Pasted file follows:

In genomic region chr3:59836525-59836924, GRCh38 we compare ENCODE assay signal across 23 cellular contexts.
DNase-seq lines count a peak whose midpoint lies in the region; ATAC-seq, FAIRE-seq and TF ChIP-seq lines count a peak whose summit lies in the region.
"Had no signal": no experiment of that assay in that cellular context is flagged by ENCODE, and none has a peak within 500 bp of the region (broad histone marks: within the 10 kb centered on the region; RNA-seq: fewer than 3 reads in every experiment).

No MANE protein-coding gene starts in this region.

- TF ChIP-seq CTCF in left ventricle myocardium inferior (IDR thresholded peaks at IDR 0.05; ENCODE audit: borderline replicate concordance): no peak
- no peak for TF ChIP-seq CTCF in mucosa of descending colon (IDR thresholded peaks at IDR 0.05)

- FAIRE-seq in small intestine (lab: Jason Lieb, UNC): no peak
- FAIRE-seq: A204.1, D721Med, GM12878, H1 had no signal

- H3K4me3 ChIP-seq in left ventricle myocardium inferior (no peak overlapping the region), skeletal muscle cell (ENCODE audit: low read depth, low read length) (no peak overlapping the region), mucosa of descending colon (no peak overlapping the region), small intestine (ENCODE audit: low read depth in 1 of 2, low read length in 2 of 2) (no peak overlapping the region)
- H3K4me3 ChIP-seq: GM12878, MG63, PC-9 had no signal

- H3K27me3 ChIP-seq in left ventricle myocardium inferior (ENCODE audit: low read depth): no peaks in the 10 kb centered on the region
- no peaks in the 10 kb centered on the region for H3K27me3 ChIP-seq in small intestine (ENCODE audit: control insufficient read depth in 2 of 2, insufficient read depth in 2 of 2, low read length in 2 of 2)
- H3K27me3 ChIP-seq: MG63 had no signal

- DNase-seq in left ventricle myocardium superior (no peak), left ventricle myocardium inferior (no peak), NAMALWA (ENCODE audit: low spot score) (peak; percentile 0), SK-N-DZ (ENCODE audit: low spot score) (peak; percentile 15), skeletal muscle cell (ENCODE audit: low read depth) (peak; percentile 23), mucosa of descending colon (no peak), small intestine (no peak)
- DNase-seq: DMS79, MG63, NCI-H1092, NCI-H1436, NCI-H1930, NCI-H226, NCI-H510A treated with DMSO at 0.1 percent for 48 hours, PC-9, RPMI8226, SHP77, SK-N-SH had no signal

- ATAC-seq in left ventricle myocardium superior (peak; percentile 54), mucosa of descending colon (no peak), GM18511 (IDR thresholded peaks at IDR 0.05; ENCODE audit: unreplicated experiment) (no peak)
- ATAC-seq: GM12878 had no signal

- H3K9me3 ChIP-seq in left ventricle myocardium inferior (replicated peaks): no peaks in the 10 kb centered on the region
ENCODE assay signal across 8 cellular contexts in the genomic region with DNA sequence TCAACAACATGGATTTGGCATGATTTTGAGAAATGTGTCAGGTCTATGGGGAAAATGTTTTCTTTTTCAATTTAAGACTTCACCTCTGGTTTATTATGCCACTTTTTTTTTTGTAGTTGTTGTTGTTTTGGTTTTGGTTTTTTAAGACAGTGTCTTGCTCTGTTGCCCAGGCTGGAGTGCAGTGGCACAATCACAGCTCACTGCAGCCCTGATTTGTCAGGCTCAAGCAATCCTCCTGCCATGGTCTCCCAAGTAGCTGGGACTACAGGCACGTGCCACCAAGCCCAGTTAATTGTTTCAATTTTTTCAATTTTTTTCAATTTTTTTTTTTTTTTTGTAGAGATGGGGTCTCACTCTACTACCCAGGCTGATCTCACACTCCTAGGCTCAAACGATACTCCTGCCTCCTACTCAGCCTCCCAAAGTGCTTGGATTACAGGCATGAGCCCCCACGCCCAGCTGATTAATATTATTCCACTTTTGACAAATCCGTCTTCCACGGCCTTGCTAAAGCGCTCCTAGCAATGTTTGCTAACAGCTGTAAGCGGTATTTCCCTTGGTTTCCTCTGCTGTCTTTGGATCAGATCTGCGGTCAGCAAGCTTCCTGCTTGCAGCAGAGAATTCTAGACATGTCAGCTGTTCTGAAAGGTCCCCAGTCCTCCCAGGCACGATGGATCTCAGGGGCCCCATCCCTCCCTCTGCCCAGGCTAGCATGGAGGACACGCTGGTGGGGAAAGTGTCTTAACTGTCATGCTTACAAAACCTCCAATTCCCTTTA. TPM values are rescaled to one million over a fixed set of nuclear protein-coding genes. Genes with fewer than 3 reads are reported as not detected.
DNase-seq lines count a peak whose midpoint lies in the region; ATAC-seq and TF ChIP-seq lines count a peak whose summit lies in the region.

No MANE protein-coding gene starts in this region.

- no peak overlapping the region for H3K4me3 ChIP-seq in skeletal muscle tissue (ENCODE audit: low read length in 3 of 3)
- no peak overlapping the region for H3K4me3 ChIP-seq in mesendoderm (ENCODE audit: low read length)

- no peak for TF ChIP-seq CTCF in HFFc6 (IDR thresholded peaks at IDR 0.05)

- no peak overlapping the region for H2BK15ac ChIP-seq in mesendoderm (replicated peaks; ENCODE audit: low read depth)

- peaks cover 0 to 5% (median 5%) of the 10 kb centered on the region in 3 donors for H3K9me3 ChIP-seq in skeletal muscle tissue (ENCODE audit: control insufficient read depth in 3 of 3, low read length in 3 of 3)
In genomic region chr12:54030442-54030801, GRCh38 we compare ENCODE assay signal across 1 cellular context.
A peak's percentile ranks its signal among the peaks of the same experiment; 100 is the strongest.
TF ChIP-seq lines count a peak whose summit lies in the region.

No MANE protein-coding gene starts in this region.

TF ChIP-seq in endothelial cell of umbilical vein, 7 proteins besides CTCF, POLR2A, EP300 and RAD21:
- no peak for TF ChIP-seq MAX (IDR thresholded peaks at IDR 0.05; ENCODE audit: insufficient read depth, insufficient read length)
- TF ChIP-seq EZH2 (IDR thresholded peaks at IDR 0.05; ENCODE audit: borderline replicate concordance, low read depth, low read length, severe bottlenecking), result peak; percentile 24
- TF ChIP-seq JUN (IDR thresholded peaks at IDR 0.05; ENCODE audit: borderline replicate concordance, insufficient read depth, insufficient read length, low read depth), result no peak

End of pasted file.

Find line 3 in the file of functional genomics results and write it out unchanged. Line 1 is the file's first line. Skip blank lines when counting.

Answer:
"Had no signal": no experiment of that assay in that cellular context is flagged by ENCODE, and none has a peak within 500 bp of the region (broad histone marks: within the 10 kb centered on the region; RNA-seq: fewer than 3 reads in every experiment).